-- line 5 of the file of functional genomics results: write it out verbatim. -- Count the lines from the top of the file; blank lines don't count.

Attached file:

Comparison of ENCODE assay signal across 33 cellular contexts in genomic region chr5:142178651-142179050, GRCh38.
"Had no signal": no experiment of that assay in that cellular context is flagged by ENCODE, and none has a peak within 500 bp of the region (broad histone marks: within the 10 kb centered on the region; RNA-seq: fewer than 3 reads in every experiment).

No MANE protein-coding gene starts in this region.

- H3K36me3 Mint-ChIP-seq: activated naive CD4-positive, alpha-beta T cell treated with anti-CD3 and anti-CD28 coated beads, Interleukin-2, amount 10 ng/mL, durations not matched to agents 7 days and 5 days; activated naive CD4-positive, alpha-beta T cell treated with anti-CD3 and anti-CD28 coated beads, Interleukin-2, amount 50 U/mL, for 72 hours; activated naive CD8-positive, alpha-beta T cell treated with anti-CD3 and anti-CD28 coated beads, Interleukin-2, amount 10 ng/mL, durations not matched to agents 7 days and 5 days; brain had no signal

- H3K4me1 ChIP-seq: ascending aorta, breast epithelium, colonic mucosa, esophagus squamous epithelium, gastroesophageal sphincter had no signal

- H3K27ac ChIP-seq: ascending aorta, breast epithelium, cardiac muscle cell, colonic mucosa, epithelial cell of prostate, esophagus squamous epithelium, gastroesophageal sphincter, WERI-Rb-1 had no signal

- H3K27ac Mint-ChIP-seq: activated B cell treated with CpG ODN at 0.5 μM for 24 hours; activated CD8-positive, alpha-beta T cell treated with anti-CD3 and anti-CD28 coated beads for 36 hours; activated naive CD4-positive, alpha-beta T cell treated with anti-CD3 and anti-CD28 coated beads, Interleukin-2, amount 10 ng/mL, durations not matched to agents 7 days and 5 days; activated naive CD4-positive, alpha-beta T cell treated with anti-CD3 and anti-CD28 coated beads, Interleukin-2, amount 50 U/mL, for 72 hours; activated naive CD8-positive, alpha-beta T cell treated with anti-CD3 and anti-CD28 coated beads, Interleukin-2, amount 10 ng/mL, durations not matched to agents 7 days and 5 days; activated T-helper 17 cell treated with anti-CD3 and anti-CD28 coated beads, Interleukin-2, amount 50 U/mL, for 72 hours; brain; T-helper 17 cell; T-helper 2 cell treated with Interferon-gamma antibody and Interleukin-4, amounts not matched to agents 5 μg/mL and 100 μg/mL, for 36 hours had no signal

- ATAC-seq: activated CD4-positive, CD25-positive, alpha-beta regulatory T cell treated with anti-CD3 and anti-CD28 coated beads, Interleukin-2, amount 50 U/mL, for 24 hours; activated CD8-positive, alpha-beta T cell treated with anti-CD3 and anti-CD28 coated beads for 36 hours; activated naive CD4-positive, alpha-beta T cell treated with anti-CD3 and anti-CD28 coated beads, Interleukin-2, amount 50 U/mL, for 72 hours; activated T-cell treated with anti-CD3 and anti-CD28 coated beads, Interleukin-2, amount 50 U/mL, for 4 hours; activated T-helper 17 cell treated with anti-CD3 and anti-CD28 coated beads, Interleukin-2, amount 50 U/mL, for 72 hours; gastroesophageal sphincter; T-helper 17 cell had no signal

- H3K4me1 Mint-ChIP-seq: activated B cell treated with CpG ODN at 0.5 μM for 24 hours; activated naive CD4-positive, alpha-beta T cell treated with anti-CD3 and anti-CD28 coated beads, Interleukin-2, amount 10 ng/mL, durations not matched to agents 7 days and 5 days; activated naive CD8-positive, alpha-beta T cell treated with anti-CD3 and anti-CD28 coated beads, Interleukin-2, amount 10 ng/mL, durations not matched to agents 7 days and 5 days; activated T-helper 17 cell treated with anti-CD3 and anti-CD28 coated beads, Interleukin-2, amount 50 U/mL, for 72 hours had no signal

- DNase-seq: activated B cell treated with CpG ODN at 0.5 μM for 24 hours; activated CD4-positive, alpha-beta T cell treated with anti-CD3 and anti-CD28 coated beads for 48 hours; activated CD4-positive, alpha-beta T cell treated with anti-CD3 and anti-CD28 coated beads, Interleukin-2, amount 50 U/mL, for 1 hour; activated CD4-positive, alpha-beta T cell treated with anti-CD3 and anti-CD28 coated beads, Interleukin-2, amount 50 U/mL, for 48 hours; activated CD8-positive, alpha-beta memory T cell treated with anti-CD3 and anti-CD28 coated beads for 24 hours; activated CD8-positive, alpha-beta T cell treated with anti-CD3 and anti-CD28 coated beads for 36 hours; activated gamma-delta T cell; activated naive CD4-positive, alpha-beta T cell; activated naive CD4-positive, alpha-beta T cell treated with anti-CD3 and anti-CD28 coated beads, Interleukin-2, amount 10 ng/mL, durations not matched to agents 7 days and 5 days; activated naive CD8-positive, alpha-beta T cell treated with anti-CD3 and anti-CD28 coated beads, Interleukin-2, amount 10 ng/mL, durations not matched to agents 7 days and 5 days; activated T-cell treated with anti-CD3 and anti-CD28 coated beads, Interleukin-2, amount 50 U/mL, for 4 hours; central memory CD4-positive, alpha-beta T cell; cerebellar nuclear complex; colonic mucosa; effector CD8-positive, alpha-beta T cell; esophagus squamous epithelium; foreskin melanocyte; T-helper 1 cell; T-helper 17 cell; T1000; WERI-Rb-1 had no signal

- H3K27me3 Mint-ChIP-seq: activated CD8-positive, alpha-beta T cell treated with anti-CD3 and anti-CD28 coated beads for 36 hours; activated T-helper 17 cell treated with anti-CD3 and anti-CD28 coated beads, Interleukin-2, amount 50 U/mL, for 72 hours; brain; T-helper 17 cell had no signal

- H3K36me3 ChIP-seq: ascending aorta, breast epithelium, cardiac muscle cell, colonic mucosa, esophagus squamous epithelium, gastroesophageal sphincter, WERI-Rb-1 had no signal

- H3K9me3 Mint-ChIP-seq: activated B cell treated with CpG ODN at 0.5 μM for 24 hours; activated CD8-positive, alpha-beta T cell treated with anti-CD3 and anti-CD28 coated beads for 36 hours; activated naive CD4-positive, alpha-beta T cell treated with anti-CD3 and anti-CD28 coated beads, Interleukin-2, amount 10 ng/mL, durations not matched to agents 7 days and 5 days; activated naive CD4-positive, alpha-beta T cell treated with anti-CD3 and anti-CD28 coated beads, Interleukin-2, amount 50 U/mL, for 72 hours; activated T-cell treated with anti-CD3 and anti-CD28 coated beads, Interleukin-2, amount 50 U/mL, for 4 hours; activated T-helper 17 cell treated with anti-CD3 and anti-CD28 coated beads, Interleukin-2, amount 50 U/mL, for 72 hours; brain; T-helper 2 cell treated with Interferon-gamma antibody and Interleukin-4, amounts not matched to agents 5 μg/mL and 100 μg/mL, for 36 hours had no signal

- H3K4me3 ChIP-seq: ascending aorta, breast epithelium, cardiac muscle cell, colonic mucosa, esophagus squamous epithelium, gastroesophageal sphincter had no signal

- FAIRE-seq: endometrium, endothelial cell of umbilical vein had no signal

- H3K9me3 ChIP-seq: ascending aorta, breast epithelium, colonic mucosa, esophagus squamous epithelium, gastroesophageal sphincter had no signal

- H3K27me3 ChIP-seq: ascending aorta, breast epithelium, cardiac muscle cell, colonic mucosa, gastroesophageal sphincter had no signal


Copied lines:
- H3K4me1 ChIP-seq: ascending aorta, breast epithelium, colonic mucosa, esophagus squamous epithelium, gastroesophageal sphincter had no signal